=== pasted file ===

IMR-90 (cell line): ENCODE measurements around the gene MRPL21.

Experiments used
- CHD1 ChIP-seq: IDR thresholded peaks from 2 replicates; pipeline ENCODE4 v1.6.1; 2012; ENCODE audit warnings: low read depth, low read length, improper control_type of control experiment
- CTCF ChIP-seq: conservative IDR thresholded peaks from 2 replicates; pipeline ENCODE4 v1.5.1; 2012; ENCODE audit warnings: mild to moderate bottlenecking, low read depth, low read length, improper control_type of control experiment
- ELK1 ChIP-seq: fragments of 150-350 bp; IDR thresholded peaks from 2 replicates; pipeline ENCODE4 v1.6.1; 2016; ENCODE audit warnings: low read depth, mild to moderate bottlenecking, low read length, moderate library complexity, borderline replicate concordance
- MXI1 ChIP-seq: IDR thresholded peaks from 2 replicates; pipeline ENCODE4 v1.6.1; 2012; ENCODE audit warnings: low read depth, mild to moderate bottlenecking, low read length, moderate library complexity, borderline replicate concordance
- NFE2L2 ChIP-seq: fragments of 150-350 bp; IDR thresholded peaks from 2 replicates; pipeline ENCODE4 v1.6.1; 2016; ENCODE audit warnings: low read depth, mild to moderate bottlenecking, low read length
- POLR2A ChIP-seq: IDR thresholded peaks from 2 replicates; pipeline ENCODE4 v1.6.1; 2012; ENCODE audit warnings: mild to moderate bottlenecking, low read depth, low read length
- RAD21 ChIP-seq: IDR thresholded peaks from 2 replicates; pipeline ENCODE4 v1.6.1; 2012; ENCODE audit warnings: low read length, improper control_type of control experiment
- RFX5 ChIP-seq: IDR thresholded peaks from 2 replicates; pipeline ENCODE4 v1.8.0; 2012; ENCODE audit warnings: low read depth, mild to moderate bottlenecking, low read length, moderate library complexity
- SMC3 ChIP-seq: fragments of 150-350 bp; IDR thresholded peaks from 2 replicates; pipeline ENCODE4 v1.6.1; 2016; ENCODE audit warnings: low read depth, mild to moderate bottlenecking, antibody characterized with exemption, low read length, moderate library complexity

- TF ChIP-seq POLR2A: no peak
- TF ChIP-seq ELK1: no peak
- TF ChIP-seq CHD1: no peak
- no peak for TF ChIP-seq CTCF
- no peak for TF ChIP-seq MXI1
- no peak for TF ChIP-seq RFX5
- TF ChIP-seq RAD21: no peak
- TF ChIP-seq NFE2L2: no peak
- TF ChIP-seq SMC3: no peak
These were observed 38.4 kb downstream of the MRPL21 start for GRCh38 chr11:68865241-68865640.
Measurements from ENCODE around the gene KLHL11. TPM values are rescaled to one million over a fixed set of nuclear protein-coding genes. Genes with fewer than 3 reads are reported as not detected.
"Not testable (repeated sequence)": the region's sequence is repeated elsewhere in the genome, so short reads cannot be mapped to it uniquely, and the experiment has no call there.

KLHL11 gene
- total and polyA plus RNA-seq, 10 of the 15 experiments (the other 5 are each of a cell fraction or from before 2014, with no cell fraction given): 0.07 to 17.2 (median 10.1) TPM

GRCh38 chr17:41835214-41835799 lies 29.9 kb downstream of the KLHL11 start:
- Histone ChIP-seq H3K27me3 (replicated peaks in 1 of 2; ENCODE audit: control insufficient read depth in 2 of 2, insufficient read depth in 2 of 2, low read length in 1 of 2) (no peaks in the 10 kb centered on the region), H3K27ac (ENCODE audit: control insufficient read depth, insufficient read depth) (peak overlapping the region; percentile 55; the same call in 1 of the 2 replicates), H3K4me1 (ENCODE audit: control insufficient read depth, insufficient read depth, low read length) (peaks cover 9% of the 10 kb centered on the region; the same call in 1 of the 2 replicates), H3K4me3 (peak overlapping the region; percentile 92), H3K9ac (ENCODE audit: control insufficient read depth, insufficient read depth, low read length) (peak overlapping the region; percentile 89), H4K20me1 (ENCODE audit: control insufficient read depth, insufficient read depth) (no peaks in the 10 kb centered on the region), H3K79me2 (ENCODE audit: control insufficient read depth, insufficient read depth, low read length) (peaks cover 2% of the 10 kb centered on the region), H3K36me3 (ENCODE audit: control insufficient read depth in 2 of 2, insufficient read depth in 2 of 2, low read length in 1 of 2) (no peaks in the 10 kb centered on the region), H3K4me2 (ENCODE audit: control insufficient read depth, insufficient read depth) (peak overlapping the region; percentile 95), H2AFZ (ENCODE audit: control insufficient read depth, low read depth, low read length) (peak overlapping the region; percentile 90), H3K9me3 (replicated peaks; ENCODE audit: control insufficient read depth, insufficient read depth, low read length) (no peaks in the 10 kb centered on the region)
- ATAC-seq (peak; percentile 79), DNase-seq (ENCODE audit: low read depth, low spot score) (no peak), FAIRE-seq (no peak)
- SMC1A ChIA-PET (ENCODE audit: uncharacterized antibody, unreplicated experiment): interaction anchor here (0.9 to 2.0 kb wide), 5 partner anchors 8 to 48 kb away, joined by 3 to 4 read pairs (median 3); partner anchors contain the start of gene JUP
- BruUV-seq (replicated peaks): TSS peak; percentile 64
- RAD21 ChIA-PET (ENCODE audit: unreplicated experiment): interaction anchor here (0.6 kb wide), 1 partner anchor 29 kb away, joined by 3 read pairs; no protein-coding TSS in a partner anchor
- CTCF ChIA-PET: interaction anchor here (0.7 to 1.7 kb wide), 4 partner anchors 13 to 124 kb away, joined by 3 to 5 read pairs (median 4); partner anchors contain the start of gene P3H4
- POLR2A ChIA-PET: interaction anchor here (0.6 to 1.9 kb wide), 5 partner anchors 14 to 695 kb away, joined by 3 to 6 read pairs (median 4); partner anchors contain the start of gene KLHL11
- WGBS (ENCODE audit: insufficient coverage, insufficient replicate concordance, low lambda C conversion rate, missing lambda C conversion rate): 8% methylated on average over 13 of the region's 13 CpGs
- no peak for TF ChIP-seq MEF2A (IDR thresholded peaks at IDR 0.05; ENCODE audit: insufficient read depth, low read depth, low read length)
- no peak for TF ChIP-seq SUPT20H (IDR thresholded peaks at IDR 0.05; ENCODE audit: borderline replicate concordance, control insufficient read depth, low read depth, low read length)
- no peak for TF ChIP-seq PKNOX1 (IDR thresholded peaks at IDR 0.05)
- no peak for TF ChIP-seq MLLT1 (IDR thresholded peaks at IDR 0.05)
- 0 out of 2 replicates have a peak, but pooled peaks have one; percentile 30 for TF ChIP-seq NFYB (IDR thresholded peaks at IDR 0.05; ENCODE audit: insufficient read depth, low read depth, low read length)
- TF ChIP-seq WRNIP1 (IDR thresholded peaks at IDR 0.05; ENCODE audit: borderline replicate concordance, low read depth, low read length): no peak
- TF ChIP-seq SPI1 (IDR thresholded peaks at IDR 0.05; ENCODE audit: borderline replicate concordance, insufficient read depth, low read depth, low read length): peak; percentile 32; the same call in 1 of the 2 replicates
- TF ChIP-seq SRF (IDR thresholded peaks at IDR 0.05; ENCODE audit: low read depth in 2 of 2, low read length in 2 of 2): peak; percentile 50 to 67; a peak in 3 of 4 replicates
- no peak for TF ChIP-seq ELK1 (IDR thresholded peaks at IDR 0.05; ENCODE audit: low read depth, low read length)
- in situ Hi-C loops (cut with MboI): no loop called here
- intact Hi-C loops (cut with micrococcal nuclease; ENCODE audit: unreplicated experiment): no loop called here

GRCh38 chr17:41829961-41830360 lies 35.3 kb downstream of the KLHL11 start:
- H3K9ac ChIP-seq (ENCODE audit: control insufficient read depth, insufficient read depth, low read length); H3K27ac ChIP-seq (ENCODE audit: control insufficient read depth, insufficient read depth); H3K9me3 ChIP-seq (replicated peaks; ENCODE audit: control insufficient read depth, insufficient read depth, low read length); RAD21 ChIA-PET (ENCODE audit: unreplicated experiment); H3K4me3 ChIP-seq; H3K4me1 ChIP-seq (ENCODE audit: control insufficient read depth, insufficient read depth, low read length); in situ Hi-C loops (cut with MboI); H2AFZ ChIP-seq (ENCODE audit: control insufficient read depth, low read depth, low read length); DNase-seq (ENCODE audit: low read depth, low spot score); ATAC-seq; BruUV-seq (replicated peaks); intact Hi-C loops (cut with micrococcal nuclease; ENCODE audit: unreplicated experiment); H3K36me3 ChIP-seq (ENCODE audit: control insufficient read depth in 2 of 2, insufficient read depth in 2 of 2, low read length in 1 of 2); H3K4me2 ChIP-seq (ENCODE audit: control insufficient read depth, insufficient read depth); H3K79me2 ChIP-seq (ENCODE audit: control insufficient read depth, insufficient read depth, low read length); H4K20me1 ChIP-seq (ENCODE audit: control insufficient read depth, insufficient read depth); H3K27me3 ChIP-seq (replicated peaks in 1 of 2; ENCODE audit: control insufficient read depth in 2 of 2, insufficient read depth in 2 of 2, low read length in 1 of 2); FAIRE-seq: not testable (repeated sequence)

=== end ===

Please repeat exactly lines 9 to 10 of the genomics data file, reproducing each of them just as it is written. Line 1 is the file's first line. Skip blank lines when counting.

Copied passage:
- RAD21 ChIP-seq: IDR thresholded peaks from 2 replicates; pipeline ENCODE4 v1.6.1; 2012; ENCODE audit warnings: low read length, improper control_type of control experiment
- RFX5 ChIP-seq: IDR thresholded peaks from 2 replicates; pipeline ENCODE4 v1.8.0; 2012; ENCODE audit warnings: low read depth, mild to moderate bottlenecking, low read length, moderate library complexity